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Equatorward Pathways of Solomon Sea Water Masses and Their Modifications

Angélique MeletLEGI, UMR5519, CNRS, Université de Grenoble, Grenoble, France

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Jacques VerronLEGI, UMR5519, CNRS, Université de Grenoble, Grenoble, France

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Lionel GourdeauLEGOS, UMR5566, IRD, CNRS, Université Paul Sabatier, Toulouse, France

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Ariane Koch-LarrouyLEGOS, UMR5566, IRD, CNRS, Université Paul Sabatier, Toulouse, France

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Abstract

The Solomon Sea is a key region of the southwest Pacific Ocean, connecting the thermocline subtropics to the equator via western boundary currents (WBCs). Modifications to water masses are thought to occur in this region because of the significant mixing induced by internal tides, eddies, and the WBCs. Despite their potential influence on the equatorial Pacific thermocline temperature and salinity and their related impact on the low-frequency modulation of El Niño–Southern Oscillation, modifications to water masses in the Solomon Sea have never been analyzed to our knowledge. A high-resolution model incorporating a tidal mixing parameterization was implemented to depict and analyze water mass modifications and the Solomon Sea pathways to the equator in a Lagrangian quantitative framework. The main routes from the Solomon Sea to the equatorial Pacific occur through the Vitiaz and Solomon straits, in the thermocline and intermediate layers, and mainly originate from the Solomon Sea south inflow and from the Solomon Strait itself. Water mass modifications in the model are characterized by a reduction of the vertical temperature and salinity gradients over the water column: the high salinity of upper thermocline water [Subtropical Mode Water (STMW)] is eroded and exported toward surface and deeper layers, whereas a downward heat transfer occurs over the water column. Consequently, the thermocline water temperature is cooled by 0.15°–0.3°C from the Solomon Sea inflows to the equatorward outflows. This temperature modification could weaken the STMW anomalies advected by the subtropical cell and thereby diminish the potential influence of these anomalies on the tropical climate. The Solomon Sea water mass modifications can be partially explained (≈60%) by strong diapycnal mixing in the Solomon Sea. As for STMW, about a third of this mixing is due to tidal mixing.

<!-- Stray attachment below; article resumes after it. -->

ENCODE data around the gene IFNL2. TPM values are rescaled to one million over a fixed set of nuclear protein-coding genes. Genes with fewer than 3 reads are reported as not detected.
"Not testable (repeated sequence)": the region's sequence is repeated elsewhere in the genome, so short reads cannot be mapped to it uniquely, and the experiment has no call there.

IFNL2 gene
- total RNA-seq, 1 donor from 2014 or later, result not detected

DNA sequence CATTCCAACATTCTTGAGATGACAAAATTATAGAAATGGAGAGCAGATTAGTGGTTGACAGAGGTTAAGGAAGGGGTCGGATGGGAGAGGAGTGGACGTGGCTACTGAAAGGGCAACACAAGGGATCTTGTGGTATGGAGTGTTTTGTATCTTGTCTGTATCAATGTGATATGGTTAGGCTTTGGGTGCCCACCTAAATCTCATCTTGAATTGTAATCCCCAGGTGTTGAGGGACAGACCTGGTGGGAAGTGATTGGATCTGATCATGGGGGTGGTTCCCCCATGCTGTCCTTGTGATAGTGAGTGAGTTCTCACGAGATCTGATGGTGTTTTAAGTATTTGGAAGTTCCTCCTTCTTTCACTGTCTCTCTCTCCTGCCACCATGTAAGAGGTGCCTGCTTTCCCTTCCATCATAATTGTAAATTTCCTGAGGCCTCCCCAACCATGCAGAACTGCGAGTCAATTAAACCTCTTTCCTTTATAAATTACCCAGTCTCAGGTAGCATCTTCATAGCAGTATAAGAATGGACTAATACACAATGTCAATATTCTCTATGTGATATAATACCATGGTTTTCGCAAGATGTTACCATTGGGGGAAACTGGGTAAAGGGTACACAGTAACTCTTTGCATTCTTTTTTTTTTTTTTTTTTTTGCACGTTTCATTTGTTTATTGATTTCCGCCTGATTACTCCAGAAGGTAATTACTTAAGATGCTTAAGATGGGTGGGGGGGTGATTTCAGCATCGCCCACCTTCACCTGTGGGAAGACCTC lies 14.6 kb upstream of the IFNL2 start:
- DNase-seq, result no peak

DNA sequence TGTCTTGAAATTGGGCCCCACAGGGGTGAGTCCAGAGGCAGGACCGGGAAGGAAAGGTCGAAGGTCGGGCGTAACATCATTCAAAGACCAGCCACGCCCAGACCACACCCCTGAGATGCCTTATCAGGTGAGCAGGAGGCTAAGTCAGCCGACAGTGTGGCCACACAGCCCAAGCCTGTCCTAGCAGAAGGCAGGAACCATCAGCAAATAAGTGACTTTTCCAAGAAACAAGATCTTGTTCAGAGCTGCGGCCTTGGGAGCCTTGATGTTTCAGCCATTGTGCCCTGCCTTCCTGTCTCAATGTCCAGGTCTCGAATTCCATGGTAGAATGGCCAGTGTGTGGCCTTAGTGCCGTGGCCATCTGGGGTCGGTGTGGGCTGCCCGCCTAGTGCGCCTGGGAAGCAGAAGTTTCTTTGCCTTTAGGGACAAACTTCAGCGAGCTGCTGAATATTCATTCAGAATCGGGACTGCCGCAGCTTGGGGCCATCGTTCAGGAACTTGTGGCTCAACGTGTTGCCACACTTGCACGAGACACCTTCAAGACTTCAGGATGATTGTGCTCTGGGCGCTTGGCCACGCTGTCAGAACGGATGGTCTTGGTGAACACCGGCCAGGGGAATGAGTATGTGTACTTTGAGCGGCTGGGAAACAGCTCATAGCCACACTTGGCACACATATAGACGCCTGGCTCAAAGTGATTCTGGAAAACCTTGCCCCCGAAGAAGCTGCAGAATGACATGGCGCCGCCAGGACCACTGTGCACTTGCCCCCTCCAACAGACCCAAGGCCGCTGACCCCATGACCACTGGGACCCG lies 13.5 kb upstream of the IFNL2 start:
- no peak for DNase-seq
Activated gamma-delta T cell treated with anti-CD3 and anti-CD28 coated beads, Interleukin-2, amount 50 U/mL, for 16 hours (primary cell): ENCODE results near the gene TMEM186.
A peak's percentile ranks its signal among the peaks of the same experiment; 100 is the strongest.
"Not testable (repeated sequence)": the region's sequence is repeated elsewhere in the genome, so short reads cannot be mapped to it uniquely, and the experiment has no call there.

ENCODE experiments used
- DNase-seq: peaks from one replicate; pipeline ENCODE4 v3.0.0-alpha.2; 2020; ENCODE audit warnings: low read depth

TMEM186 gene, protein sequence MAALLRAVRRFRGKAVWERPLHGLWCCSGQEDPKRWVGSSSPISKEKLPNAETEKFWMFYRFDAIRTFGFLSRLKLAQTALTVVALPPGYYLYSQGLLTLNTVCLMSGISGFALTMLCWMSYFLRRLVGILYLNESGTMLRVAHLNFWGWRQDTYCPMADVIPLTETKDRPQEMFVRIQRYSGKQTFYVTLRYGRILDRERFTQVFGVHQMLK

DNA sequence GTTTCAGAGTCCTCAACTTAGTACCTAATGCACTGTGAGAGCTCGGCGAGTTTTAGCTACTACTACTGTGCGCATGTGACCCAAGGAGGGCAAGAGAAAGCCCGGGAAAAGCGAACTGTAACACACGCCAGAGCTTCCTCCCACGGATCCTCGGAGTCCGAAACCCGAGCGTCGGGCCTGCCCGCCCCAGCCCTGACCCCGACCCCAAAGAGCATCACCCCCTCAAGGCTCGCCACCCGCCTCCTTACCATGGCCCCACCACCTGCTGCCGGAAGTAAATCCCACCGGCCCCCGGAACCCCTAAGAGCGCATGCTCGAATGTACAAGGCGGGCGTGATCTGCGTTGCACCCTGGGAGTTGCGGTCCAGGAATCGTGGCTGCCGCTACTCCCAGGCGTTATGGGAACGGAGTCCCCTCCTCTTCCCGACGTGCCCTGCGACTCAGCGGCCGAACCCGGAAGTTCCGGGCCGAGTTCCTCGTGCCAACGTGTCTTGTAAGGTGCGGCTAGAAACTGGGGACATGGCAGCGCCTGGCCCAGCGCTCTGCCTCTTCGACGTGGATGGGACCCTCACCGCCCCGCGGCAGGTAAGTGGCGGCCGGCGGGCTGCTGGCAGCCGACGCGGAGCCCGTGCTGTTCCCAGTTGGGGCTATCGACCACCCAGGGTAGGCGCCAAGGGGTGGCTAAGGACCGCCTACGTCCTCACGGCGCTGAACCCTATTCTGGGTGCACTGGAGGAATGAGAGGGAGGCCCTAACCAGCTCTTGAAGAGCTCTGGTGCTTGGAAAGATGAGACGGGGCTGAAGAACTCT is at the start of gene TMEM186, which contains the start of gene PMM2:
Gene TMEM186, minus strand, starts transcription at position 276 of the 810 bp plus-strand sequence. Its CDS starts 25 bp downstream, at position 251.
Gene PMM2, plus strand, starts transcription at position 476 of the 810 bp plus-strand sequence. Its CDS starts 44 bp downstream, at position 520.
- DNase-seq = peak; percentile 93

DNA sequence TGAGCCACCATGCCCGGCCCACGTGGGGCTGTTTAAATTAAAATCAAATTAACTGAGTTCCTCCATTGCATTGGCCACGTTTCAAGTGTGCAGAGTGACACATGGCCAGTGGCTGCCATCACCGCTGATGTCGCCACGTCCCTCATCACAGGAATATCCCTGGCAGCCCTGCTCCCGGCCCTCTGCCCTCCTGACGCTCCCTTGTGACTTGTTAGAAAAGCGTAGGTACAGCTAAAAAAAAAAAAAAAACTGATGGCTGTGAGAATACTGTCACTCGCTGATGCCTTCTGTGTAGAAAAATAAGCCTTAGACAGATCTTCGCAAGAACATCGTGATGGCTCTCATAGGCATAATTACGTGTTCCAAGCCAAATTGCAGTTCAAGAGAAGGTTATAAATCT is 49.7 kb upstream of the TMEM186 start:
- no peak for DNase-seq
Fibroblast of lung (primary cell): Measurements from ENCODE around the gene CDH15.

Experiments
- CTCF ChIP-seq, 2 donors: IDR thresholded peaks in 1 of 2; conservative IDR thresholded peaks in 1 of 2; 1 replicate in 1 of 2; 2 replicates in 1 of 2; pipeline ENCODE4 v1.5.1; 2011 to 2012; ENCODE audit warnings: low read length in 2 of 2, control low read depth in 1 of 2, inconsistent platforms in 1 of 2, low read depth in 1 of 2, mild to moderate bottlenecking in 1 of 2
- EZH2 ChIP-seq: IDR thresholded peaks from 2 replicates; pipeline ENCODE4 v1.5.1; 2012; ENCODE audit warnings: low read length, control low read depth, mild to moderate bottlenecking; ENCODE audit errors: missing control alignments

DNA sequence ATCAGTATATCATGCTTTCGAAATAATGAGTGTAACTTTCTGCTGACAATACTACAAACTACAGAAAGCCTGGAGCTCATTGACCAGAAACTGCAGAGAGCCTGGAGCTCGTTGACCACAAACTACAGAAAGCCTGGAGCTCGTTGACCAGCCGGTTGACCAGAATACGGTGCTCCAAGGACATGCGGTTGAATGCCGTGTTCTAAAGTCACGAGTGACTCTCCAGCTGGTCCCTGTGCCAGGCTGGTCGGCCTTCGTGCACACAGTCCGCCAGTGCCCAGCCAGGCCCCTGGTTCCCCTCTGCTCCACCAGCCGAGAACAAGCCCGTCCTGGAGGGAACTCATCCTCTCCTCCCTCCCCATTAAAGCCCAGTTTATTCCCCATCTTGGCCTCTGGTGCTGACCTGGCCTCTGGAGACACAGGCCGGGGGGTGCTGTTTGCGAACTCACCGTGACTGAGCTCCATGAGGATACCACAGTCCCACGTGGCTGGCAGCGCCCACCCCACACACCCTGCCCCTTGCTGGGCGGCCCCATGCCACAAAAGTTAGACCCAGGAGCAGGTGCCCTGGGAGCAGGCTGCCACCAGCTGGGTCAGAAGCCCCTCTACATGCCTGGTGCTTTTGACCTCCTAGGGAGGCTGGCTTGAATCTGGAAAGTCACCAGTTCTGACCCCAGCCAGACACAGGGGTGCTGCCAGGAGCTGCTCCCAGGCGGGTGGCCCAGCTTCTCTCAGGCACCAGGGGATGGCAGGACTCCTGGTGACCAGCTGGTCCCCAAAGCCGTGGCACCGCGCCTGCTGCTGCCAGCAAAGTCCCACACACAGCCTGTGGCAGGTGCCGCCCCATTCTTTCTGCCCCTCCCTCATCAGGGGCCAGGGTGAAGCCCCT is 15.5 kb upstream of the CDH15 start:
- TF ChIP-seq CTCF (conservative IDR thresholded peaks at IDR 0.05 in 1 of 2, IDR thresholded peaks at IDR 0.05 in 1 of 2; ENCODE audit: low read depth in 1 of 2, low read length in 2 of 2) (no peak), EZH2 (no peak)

Corresponding author address: Angélique Melet, Laboratoire des Ecoulements Géophysiques et Industriels, MEOM, BP 53 X, Grenoble CEDEX, France. E-mail: melet@hmg.inpg.fr

Abstract

The Solomon Sea is a key region of the southwest Pacific Ocean, connecting the thermocline subtropics to the equator via western boundary currents (WBCs). Modifications to water masses are thought to occur in this region because of the significant mixing induced by internal tides, eddies, and the WBCs. Despite their potential influence on the equatorial Pacific thermocline temperature and salinity and their related impact on the low-frequency modulation of El Niño–Southern Oscillation, modifications to water masses in the Solomon Sea have never been analyzed to our knowledge. A high-resolution model incorporating a tidal mixing parameterization was implemented to depict and analyze water mass modifications and the Solomon Sea pathways to the equator in a Lagrangian quantitative framework. The main routes from the Solomon Sea to the equatorial Pacific occur through the Vitiaz and Solomon straits, in the thermocline and intermediate layers, and mainly originate from the Solomon Sea south inflow and from the Solomon Strait itself. Water mass modifications in the model are characterized by a reduction of the vertical temperature and salinity gradients over the water column: the high salinity of upper thermocline water [Subtropical Mode Water (STMW)] is eroded and exported toward surface and deeper layers, whereas a downward heat transfer occurs over the water column. Consequently, the thermocline water temperature is cooled by 0.15°–0.3°C from the Solomon Sea inflows to the equatorward outflows. This temperature modification could weaken the STMW anomalies advected by the subtropical cell and thereby diminish the potential influence of these anomalies on the tropical climate. The Solomon Sea water mass modifications can be partially explained (≈60%) by strong diapycnal mixing in the Solomon Sea. As for STMW, about a third of this mixing is due to tidal mixing.

Corresponding author address: Angélique Melet, Laboratoire des Ecoulements Géophysiques et Industriels, MEOM, BP 53 X, Grenoble CEDEX, France. E-mail: melet@hmg.inpg.fr
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